As Director of the Coastal Ocean Institute (COI), I have been both excited and challenged to oversee this dynamic center of excellence. I particularly enjoy interacting with students, scientists, policymakers, and media. One goal of mine for the Institute was to increase communication and outreach. A great success in this area has been our recently launched web site on tsunamis, spearheaded by Dr. Jian Lin (Geology and Geophysics) and Web Communications Manager Danielle Fino. The site features an impressive display of graphics and scientific content that has been well received by everyone from tsunami scientists to travel writers. My plan is to continue to develop other web sites addressing coastal topics, such as beach closures, sea level rise and hurricanes.
COI graduate student fellow Phil Lane is working with Jeff Donnelly to develop records of Atlantic hurricane activity going back as far as 5,000 years. These records are based on sediment cores extracted from coastal ponds and marshes that contain signatures of repeated inundation from hurricane storm surges. (Photo by Tom Kleindinst, Woods Hole Oceanographic Institution)
COI makes an important contribution to WHOI by providing support to scientists, post-doctoral scholars and Joint-Program students. COI funded four research projects in 2009:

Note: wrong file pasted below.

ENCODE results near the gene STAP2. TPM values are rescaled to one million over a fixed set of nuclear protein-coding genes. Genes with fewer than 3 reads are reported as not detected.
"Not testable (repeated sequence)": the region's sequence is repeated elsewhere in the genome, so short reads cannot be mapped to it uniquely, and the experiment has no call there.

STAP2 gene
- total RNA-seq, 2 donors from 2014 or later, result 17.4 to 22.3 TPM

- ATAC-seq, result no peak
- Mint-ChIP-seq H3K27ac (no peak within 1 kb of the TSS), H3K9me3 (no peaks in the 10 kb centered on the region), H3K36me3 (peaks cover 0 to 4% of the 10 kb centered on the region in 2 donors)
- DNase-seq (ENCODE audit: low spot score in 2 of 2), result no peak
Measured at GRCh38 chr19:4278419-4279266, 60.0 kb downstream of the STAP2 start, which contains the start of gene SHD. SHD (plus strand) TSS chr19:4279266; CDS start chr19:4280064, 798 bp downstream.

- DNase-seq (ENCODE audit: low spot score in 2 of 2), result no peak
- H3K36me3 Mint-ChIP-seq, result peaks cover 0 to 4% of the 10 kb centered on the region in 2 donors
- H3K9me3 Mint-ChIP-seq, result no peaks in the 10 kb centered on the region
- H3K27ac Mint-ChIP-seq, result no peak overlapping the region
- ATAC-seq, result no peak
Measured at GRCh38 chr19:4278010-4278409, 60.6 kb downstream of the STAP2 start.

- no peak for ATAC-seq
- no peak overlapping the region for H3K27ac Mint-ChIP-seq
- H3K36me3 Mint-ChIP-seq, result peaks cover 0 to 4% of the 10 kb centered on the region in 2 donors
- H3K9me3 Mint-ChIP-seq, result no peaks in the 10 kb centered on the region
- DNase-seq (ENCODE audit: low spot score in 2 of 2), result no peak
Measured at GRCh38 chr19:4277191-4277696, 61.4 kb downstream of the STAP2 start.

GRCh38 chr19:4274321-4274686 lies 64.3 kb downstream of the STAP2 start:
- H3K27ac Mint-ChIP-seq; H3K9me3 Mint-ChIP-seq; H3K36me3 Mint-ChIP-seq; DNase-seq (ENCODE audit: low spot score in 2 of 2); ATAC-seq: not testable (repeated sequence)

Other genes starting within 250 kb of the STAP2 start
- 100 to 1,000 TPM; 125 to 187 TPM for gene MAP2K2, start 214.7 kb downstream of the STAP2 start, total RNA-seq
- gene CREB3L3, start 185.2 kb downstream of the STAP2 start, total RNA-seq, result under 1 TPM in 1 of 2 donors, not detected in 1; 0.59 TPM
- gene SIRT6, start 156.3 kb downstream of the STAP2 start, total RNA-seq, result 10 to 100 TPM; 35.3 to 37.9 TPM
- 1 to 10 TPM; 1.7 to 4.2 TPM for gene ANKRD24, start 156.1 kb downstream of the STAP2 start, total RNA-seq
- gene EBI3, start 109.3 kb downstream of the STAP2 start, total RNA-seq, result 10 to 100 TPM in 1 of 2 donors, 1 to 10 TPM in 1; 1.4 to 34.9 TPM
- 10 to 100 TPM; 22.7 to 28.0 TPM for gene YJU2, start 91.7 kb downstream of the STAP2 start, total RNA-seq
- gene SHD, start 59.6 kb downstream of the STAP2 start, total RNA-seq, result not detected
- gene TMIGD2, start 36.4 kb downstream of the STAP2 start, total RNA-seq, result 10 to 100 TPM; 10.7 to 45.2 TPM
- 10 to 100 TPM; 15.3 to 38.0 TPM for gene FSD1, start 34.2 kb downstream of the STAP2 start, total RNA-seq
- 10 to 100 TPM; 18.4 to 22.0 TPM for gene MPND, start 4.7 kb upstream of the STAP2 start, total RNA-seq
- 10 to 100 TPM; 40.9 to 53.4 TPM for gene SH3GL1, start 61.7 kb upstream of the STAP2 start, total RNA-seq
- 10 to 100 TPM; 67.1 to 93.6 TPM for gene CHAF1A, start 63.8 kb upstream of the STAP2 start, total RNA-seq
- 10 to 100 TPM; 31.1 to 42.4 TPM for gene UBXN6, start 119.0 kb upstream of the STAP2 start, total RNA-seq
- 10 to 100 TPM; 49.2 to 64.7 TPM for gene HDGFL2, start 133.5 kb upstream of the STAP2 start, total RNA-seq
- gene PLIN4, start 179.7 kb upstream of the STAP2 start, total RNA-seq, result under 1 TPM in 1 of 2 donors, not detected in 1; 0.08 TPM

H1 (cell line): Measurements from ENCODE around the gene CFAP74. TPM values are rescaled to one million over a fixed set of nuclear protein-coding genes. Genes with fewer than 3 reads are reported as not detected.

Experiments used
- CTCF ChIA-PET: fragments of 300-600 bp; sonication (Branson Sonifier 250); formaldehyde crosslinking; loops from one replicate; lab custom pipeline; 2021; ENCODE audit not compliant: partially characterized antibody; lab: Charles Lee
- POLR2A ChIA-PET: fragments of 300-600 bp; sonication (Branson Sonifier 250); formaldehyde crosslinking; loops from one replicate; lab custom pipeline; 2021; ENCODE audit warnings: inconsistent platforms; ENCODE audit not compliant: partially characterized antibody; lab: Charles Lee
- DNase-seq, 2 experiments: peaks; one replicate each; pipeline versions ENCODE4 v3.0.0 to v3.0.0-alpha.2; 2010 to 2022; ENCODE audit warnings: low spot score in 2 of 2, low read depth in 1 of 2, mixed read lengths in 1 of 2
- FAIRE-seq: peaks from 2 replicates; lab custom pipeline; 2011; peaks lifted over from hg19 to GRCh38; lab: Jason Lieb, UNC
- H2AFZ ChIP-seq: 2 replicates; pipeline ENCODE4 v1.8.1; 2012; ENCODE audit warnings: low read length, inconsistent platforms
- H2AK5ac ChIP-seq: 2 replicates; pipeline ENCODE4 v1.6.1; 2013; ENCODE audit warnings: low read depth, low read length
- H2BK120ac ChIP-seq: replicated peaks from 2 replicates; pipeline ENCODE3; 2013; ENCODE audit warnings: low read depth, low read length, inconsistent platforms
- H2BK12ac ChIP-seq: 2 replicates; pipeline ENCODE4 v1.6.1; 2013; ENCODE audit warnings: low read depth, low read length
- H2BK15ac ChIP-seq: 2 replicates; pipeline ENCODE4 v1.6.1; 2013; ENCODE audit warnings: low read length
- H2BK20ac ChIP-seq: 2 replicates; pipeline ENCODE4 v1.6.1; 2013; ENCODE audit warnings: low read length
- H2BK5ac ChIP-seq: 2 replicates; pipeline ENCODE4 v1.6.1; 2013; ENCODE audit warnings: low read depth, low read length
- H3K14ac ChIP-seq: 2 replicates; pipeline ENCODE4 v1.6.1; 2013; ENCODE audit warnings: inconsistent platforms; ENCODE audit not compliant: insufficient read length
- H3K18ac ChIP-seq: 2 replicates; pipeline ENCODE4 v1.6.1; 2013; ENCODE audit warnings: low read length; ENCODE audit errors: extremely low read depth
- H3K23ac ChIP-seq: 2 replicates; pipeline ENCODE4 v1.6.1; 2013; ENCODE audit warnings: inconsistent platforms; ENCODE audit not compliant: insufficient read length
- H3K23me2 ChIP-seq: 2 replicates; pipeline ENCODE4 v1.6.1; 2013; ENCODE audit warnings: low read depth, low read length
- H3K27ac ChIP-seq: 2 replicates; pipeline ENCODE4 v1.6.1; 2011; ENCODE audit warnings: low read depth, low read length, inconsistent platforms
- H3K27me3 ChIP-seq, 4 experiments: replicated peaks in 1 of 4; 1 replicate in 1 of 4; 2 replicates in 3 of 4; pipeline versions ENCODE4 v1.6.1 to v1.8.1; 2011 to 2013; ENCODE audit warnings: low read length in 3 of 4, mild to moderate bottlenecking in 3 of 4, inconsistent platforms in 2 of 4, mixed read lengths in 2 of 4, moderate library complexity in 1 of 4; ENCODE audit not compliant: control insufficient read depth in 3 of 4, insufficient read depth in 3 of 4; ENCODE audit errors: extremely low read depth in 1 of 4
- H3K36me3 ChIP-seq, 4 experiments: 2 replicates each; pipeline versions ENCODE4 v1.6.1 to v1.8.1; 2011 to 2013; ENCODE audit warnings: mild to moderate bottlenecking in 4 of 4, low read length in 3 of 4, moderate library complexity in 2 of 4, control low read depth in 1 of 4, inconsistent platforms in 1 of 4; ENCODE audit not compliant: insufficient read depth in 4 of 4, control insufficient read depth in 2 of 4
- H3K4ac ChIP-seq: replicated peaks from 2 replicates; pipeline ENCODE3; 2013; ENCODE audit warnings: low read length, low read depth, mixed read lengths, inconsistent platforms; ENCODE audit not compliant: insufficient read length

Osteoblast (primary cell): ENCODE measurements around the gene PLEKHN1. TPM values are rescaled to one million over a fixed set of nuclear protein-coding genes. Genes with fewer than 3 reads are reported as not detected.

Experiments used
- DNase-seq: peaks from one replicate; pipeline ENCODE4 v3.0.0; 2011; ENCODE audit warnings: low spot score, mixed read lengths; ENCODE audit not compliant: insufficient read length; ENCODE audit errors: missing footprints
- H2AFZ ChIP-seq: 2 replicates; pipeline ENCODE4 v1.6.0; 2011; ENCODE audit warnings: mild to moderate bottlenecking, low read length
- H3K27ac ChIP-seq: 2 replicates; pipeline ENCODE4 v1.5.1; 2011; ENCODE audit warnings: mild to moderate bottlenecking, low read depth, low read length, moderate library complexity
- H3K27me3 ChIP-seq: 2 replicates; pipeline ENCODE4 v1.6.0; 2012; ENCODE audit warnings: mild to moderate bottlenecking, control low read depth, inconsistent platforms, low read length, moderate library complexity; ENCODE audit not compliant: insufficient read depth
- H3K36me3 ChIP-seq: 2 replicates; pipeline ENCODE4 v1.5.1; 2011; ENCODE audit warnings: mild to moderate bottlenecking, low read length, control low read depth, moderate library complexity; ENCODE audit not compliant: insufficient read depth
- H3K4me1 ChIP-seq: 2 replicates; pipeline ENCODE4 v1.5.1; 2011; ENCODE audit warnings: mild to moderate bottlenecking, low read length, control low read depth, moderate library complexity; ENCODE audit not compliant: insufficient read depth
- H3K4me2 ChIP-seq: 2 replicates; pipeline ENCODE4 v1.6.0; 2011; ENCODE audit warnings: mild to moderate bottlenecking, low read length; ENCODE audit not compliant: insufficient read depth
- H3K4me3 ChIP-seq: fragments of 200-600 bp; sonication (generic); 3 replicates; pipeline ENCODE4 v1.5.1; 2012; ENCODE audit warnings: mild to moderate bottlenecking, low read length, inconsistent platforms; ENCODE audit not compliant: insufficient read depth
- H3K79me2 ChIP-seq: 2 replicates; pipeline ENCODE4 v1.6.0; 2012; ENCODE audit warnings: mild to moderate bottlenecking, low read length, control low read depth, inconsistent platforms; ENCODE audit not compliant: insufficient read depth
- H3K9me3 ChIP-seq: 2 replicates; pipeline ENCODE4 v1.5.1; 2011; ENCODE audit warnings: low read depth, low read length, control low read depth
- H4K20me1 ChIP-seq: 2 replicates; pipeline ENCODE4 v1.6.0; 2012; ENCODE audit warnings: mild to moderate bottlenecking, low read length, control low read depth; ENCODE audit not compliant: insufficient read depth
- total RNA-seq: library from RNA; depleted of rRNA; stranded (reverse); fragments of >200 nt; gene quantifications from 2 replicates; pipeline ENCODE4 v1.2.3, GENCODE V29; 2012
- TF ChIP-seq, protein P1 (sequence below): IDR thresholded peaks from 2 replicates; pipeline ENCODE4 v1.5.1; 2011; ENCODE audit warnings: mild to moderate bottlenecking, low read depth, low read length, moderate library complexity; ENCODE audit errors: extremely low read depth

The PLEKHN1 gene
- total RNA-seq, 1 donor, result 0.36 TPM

The Institution relies heavily on our pool of post-doctoral scientists for leading many of our research projects and for recruiting scientific staff. Hence, COI post-doctoral scientists are paramount for the current and continued excellence of coastal research at WHOI. The Institute supported several post-doctoral scholars and Joint Program graduate students in various ways in 2009. Post-doctoral scholar Juliette Smith (Biology) is studying the ecophysiology of a recently cultivated marine dinoflagellate, Dinophysis, focusing on its production of Diarrhetic Shellfish Poisoning toxins. Post-doctoral scholar Gordon Zhang (Applied Ocean Physics & Engineering) is studying the dynamics of strong along-shore currents and the accumulation of plankton at the continental shelf break off the coast of New England.
- Adam Soule (Geology & Geophysics) is using terrestrial laser-scanning to monitor bluff erosion in Boston Harbor.
- Using a high-frequency radar system, Anthony Kirincich (Physical Oceanography) is measuring inner-shelf circulation at the Martha's Vineyard Coastal Observatory (MVCO).
- Bernhard Peucker-Ehrenbrink and Zhaohui Wang (Marine Chemistry & Geochemistry) are establishing a Connecticut River Observatory to increase our understanding of how rivers influence the composition of the oceans.
- Louis St. Laurent (Physical Oceanography) is studying how turbulence on the shelf break affects biological activity, especially predation.
In keeping with COI's theme of studying natural and anthropogenic threats to the coastal environment, COI-sponsored graduate student Phil Lane (Geology & Geophysics) is working with Jeff Donnelly (Geology & Geophysics) to develop records of Atlantic hurricane activity going back as far as 5,000 years. These records are based on sediment cores extracted from coastal ponds and marshes that contain signatures of repeated inundation from hurricane storm surges. His field sites are located along Buzzards Bay, Massachusetts and Apalachee Bay, Florida, and are part of a sparse but growing network of paleohurricane records. Graduate student Elizabeth Halliday (Biology) is developing a quantitative and more accurate method to rapidly identify viable fecal indicator bacteria in beach sand.
Thank you to all who contributed their support to the COI.
—Christopher Reddy, Institute Director
Last updated: March 17, 2010